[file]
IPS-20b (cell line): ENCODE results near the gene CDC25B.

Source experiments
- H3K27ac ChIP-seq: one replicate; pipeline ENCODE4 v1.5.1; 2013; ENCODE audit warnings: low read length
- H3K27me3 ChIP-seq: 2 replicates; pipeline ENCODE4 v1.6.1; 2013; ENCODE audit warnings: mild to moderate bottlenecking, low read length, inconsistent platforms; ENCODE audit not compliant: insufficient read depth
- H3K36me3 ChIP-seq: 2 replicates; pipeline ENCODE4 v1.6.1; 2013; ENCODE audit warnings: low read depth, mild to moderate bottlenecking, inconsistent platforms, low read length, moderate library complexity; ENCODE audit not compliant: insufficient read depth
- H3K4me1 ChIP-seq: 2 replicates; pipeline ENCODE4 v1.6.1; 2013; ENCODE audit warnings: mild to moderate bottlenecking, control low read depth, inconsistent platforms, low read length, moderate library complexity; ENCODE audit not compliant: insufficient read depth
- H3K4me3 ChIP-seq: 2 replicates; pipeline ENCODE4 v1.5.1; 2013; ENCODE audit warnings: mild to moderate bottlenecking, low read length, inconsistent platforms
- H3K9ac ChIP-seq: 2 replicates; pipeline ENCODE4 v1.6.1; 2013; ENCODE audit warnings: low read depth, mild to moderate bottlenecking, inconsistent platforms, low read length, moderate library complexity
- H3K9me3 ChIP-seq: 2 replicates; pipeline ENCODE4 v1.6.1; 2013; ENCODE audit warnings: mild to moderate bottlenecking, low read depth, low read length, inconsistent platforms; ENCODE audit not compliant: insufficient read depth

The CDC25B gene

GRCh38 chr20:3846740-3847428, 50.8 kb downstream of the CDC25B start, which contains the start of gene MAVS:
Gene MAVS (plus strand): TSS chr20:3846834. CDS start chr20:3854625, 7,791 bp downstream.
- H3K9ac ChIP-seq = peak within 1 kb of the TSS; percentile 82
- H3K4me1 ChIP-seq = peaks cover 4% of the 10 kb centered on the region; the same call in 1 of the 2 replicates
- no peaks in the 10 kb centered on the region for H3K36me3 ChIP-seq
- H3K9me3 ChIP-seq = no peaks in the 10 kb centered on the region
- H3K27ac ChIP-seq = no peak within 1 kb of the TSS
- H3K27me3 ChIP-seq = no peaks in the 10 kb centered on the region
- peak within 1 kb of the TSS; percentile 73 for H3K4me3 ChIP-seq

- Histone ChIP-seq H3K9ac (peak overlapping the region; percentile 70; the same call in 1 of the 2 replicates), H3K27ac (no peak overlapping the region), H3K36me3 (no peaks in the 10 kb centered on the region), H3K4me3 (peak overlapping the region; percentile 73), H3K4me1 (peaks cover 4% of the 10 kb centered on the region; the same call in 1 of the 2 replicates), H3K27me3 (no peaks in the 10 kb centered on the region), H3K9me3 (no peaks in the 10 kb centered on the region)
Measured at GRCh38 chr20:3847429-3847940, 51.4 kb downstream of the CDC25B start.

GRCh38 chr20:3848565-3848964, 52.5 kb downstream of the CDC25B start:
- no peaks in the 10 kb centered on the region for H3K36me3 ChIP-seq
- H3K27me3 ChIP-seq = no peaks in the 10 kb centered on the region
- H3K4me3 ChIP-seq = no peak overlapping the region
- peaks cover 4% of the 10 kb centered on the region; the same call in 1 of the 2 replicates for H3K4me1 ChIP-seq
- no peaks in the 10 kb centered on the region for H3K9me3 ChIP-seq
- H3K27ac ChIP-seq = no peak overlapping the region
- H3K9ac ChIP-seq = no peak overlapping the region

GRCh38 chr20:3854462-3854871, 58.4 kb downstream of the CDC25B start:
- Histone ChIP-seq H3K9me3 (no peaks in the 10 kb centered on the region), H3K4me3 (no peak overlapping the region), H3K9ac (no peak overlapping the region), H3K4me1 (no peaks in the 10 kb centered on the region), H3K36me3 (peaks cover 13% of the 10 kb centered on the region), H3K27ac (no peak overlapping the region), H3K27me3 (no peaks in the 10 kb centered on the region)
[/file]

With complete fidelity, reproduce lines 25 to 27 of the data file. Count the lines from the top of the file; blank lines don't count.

- H3K4me3 ChIP-seq = no peak overlapping the region
- peaks cover 4% of the 10 kb centered on the region; the same call in 1 of the 2 replicates for H3K4me1 ChIP-seq
- no peaks in the 10 kb centered on the region for H3K9me3 ChIP-seq